Now booking: it was a smash hit last Christmas and it’ll no doubt be a smash hit again, as the National Theatre production returns to The Lowry in Salford.
Thirty-five thousand can’t be wrong. That’s how many people went to see The Curious Incident in just three weeks when it came to Manchester in December 2014. It’s a production that’s undeniably successful. It has won more accolades than Manchester has had rainy days, among them seven Oliviers, a Time Magazine “top theatrical experience of the year” award, and one from our own Manchester Theatre Awards. It’s also a production that has pulled off the almost impossible feat of achieving mainstream success and critical acclaim – some of those 35,000 or so souls were critics from broadsheets and tabloids, who also queued up to sing its praises.
That’s two good reasons to go and see it – or 35,000, depending on how you look at it
This November, the adaptation of Mark Haddon’s hugely popular book returns – for a five-day run that’s sure to sell out. The novel tells the sometimes funny, other times moving story of a young boy with an extraordinary mathematical brain who, it is implied, has Asperger’s. Also interesting, at least for Mancunian theatre goers, are the play’s connections to Manchester. The Curious Incident is directed by Marianne Elliott (daughter of Michael Elliott, founder of the Royal Exchange); she went on to become its artistic director before heading to London, first to the Royal Court and then to the National Theatre, where she remains an associate director.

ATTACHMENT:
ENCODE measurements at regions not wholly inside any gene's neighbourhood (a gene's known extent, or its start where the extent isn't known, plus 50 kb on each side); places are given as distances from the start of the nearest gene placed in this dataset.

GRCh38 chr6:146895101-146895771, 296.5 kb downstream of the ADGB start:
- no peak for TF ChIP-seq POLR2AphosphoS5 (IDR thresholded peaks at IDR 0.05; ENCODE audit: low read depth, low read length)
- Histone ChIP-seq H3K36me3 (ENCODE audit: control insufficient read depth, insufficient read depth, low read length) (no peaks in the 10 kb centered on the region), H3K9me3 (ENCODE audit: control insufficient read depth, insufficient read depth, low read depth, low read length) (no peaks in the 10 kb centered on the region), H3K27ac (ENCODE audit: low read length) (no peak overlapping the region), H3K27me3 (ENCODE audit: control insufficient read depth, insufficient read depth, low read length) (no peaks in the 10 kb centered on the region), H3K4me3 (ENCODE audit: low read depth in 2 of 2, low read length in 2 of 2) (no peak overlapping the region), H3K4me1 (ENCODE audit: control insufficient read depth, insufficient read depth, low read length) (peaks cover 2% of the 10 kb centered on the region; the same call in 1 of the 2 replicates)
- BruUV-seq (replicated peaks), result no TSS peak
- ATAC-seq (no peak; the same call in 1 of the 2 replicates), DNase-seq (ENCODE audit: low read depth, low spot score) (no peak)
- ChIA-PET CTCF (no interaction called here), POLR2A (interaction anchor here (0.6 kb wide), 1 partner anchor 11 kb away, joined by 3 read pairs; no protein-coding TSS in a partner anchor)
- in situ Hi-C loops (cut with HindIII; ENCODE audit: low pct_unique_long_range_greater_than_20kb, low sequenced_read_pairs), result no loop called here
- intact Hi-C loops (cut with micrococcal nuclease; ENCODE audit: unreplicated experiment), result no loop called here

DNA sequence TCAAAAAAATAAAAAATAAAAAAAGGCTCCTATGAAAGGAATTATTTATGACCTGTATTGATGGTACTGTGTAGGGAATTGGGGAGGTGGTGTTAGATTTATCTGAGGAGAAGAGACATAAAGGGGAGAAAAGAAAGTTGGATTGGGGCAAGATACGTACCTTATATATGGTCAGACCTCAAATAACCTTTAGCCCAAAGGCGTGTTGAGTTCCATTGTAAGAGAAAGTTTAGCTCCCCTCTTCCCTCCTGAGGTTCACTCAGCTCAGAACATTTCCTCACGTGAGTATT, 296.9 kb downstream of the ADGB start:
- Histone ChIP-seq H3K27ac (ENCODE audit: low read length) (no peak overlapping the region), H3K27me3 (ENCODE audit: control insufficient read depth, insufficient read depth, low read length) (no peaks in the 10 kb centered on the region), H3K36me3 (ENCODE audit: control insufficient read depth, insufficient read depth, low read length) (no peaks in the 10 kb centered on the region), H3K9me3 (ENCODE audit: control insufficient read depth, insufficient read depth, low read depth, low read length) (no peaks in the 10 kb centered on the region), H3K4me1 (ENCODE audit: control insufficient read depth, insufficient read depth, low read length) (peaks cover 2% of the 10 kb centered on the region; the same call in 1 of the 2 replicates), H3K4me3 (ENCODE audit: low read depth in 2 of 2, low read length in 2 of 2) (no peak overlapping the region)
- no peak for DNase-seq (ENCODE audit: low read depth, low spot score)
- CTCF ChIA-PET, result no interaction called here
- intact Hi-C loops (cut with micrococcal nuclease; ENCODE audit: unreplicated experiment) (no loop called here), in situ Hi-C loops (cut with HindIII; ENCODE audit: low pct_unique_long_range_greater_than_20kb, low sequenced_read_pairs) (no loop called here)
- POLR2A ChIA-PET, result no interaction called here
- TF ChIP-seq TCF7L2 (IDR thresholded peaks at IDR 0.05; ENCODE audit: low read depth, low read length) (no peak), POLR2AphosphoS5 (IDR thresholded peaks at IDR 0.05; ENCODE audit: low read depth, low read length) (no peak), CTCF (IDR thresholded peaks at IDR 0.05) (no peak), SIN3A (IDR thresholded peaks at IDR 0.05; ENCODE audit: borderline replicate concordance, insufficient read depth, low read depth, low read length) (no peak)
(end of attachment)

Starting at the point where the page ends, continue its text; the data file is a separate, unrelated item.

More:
And the play was adapted by Simon Stephens, the Stockport-born, Olivier Award-winning playwright who was also behind HOME’s first ever production, The Funfair. So that’s several good reasons to go and see this play – or 35,000, depending on how you look at it.
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